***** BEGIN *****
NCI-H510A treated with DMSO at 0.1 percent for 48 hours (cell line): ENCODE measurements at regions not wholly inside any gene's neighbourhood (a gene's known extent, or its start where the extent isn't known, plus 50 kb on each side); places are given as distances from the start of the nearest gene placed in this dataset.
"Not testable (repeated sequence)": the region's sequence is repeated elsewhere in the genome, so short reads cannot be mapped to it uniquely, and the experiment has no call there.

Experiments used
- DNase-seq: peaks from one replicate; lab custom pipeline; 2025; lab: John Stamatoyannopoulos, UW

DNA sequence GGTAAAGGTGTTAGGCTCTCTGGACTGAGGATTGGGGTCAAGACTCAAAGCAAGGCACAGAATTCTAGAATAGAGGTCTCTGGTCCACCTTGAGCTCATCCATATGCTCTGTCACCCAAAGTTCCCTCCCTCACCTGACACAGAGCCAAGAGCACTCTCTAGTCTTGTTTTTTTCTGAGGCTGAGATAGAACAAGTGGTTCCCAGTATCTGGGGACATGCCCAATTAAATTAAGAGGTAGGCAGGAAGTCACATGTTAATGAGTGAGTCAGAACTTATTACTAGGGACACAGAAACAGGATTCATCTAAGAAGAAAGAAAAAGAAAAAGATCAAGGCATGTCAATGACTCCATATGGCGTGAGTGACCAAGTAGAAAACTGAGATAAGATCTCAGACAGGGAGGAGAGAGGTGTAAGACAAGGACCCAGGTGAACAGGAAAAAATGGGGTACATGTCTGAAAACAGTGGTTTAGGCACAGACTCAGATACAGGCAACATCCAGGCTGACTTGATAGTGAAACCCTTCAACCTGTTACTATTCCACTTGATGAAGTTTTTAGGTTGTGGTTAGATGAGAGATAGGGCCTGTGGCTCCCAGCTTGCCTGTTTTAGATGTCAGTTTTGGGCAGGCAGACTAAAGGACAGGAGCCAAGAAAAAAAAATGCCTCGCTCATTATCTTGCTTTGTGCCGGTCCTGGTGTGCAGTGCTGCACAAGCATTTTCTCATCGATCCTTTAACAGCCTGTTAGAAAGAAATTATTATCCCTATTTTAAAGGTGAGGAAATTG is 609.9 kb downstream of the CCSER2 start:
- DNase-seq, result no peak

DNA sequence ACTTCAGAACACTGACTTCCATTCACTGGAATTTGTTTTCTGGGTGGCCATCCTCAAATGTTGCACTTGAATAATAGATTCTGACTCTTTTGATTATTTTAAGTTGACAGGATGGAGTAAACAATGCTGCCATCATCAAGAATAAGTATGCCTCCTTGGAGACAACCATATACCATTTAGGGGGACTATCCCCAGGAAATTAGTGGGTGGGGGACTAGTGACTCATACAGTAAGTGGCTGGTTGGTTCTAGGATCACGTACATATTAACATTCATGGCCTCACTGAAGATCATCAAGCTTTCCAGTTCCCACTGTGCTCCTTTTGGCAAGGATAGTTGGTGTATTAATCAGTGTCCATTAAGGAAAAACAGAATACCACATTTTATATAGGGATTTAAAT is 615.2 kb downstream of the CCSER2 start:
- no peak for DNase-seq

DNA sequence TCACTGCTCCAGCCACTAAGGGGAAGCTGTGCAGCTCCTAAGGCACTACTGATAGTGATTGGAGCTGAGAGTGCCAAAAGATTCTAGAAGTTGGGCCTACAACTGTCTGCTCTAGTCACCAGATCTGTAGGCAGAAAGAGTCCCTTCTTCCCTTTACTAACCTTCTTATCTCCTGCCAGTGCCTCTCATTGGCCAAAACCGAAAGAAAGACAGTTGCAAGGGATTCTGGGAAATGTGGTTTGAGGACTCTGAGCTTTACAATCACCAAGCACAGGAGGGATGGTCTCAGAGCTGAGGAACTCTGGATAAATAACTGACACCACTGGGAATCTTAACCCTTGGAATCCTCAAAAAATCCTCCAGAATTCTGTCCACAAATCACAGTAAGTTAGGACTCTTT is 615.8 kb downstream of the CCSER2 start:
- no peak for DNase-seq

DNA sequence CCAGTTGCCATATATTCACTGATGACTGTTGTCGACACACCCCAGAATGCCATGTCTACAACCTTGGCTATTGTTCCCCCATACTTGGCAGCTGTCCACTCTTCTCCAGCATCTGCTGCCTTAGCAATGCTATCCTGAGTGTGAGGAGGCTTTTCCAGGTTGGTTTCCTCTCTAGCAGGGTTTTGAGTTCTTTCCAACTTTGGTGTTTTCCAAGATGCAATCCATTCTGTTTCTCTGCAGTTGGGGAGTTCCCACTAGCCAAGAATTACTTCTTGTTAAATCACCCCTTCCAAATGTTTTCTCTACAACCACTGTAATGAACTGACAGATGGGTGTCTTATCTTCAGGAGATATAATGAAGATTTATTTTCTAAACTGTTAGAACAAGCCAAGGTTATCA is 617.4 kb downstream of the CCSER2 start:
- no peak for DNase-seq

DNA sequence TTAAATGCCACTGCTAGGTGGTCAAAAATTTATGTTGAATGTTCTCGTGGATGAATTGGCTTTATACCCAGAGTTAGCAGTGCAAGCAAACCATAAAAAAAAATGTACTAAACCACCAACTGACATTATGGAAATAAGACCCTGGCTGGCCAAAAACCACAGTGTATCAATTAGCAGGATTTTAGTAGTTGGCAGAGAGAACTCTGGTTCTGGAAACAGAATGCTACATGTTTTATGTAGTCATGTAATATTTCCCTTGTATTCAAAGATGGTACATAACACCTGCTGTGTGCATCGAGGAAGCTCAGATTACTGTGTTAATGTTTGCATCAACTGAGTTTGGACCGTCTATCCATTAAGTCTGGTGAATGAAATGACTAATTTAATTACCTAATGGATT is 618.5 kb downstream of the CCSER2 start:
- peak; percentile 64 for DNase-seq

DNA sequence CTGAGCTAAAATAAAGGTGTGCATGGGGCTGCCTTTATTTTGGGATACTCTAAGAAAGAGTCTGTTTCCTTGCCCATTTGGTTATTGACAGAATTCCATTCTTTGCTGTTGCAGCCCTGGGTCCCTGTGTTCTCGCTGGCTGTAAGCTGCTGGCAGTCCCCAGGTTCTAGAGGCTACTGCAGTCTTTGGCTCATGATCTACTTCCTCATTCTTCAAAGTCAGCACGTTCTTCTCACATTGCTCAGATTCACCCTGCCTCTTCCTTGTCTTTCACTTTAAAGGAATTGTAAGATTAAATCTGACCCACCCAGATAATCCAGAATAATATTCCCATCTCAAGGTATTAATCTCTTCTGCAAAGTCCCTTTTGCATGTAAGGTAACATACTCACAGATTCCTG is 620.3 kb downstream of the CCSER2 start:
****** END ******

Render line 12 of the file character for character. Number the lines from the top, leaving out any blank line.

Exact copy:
- no peak for DNase-seq